Jason Wang

Jason is from Raleigh, NC and went to UNC Chapel Hill for his undergrad, graduating with degrees in Chinese and Psychology. From 2008-2013, Jason lived and worked in Beijing. In 2009, Jason joined CET, first as the Resident Director of the Intensive Chinese Language program in Beijing (the same program where he studied abroad as a student), and then as the CET Beijing General Manager. He has recently returned to the US to serve as CET’s China Programs Manager.

Why did you decide to study abroad with CET?

Jason Wang China

Jason: UNC offers a fellowship that combines a semester studying Chinese with a summer internship – I applied for the fellowship, and was lucky enough to be accepted. UNC frequently sends students to CET’s China programs, and this particular fellowship specifically sends students to CET. So I didn’t actually specifically decide to study with CET, but I’m glad UNC decided otherwise!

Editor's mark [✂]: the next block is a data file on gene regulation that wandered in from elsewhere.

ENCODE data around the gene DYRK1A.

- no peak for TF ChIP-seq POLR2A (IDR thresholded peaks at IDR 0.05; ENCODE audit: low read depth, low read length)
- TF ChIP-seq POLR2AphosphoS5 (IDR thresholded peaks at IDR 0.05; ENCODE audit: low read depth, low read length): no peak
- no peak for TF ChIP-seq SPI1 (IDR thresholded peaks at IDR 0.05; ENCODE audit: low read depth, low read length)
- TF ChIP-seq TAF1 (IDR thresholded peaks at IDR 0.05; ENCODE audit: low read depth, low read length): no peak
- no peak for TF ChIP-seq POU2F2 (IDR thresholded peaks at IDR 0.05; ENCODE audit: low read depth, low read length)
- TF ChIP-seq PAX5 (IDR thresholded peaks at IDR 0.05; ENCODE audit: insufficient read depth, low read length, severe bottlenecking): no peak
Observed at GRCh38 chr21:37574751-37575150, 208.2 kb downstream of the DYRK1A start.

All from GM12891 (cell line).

Did you run into a language barrier while studying abroad in China?

Jason: It was always frustrating to feel like I didn’t have the vocabulary to express myself fully or completely. However, sometimes it wasn’t the vocabulary I was missing – Chinese language is often coded, where you say one thing, but are really referring to something else, and you have to read between the lines of what’s said (or what’s not said).

Tell us about any interesting/unexpected cultural tidbits you noticed in China.

Jason: It fascinated me to learn about what was appropriate and inappropriate to say in China. For example, it was entirely okay to say to a friend “wow…you’ve gained weight!” and yet, it was not okay to directly say that you didn’t want to go somewhere, or that you didn’t want to spend money on an activity – you always had to say “sorry, I can’t go because I have other plans.” It also fascinated me that if I was ever with a Chinese person, and they were eating something, they would immediately offer me some of what they were eating, even if they didn’t have all that much food to begin with! It didn’t matter if it was an orange, or a meal, there was always an offer for me to try some.